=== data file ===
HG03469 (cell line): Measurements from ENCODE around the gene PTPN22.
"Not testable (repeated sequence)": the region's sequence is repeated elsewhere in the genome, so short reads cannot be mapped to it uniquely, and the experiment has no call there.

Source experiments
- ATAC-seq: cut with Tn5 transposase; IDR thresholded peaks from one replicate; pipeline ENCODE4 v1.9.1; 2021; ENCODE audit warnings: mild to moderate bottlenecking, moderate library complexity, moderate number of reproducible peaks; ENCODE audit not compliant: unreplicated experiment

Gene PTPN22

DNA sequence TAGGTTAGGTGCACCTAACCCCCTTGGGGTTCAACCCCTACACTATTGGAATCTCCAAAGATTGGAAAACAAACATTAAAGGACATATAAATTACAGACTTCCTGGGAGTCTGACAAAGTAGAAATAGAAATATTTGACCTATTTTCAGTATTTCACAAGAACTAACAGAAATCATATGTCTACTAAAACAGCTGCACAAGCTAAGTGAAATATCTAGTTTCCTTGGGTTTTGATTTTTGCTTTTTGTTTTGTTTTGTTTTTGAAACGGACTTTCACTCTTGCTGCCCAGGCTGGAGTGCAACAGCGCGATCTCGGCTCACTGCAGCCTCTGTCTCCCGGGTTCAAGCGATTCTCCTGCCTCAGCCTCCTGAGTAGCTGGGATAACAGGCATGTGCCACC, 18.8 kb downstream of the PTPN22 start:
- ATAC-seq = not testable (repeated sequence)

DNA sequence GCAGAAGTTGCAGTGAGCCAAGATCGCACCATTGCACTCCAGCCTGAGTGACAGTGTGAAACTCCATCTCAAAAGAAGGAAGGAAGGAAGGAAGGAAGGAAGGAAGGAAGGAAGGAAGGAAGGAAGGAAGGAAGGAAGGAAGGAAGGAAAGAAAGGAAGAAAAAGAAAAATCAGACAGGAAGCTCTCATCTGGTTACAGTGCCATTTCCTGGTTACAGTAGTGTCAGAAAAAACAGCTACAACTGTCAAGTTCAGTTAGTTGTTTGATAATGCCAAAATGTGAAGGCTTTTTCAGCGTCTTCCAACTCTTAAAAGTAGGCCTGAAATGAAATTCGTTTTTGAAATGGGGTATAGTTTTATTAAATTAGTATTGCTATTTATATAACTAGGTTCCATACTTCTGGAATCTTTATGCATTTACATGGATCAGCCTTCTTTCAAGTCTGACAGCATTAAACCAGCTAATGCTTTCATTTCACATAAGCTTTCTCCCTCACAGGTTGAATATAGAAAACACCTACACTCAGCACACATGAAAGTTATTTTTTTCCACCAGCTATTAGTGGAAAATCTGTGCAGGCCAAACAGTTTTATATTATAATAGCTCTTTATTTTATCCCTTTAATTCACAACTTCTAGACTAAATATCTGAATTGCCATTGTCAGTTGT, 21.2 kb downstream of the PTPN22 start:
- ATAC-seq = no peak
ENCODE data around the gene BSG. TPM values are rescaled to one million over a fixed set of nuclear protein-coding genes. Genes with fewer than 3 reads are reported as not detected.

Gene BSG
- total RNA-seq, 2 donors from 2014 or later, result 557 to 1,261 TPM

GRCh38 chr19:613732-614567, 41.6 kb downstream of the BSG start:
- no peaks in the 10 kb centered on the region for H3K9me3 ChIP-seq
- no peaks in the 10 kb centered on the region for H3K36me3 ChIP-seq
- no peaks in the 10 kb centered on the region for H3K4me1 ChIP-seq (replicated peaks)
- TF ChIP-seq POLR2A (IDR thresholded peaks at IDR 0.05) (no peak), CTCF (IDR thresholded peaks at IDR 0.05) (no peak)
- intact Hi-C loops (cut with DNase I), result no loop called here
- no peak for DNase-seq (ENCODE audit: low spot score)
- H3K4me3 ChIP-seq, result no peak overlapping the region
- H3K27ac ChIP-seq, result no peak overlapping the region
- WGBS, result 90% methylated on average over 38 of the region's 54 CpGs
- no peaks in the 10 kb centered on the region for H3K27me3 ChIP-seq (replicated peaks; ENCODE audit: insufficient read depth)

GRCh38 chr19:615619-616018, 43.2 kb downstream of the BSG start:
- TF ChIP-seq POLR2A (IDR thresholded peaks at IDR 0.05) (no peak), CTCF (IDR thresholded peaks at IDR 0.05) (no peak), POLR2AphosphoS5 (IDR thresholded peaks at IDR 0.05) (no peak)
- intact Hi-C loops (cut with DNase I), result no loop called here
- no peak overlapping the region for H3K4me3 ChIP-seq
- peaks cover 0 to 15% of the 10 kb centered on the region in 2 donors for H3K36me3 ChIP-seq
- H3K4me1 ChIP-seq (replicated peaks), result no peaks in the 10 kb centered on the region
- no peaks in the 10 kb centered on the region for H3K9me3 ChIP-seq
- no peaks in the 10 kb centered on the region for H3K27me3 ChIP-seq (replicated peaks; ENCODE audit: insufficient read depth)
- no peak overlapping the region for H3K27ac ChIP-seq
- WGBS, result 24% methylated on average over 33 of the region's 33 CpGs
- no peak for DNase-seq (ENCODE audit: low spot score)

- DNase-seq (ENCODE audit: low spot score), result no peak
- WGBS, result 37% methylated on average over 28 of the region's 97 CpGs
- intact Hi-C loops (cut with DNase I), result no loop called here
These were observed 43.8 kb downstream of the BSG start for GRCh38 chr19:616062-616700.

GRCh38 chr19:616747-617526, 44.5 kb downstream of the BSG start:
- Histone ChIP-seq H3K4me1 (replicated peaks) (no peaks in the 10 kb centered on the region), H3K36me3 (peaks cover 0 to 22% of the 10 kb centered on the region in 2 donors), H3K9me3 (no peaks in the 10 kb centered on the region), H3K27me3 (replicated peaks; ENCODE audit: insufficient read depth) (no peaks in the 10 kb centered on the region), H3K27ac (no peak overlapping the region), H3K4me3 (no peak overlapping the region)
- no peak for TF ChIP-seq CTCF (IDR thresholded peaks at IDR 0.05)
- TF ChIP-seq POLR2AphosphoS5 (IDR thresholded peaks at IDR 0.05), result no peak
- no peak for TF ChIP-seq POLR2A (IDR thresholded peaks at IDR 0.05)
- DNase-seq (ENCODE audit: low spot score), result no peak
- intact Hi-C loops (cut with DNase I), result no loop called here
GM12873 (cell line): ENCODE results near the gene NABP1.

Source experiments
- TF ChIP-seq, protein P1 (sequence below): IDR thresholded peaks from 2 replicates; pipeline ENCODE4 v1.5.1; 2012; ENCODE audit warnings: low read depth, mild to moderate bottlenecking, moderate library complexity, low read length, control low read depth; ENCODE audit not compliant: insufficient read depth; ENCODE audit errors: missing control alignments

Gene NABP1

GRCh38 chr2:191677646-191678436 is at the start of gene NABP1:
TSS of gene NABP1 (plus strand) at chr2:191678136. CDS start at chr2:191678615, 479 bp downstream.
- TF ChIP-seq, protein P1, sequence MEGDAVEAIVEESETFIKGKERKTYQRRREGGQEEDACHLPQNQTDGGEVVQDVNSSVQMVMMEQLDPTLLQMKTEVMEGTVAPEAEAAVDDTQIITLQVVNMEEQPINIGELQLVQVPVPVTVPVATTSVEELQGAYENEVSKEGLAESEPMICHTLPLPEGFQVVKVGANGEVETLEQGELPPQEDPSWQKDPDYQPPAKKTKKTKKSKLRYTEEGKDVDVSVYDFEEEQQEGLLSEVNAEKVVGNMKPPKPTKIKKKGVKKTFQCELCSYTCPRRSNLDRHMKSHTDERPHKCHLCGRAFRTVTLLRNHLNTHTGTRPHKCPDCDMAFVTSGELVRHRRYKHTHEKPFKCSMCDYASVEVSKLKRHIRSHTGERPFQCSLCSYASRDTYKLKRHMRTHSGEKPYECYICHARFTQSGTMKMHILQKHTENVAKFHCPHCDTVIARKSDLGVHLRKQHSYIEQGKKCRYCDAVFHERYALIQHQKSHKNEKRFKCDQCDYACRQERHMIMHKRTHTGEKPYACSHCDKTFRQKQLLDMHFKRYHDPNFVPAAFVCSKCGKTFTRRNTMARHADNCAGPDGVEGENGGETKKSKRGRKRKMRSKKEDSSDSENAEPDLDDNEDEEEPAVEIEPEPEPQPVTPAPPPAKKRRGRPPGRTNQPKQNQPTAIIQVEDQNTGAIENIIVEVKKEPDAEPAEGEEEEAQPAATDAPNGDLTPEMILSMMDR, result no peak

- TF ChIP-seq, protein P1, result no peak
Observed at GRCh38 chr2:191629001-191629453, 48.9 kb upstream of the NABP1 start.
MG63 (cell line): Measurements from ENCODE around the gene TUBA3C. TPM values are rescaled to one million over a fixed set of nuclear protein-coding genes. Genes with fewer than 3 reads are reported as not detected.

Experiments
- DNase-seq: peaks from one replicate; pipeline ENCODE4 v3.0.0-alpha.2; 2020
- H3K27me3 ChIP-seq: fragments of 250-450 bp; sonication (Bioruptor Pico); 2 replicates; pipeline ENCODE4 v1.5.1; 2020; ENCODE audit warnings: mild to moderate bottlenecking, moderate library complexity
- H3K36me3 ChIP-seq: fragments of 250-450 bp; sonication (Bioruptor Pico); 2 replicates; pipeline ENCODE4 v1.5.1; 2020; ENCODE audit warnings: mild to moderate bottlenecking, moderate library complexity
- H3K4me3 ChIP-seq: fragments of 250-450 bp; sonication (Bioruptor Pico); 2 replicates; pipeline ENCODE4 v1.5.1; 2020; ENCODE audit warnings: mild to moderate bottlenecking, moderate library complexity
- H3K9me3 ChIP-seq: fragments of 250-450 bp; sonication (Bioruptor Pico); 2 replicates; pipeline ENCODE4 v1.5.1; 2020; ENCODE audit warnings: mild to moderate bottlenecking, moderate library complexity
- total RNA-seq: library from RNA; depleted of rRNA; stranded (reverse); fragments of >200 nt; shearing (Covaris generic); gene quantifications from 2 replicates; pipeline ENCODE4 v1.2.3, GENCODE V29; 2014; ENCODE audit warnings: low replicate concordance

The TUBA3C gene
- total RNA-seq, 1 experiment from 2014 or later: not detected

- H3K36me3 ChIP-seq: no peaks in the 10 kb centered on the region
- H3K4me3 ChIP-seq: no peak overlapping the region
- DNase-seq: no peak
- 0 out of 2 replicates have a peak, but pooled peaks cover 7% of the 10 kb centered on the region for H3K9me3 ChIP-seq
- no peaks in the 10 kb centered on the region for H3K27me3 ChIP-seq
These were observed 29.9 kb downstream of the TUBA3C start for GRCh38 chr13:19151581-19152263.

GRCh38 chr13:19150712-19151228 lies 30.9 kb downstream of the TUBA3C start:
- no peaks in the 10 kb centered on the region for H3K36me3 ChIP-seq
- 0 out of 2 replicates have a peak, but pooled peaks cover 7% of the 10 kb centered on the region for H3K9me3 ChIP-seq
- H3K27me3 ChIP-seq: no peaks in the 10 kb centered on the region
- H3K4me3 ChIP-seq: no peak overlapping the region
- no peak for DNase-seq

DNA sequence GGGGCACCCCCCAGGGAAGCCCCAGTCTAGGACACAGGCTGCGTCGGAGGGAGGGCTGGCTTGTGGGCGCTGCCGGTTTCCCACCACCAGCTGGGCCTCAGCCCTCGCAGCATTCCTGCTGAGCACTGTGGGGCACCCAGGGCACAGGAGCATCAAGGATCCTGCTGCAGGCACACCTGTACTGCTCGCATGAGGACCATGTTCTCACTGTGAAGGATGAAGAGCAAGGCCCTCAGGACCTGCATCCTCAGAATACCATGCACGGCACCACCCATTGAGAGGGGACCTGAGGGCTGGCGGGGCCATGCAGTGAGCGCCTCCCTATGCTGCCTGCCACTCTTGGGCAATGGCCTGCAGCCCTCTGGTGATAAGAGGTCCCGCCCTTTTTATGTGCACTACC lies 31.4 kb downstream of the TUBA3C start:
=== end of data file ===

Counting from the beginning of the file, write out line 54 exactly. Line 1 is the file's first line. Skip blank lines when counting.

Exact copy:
Observed at GRCh38 chr2:191629001-191629453, 48.9 kb upstream of the NABP1 start.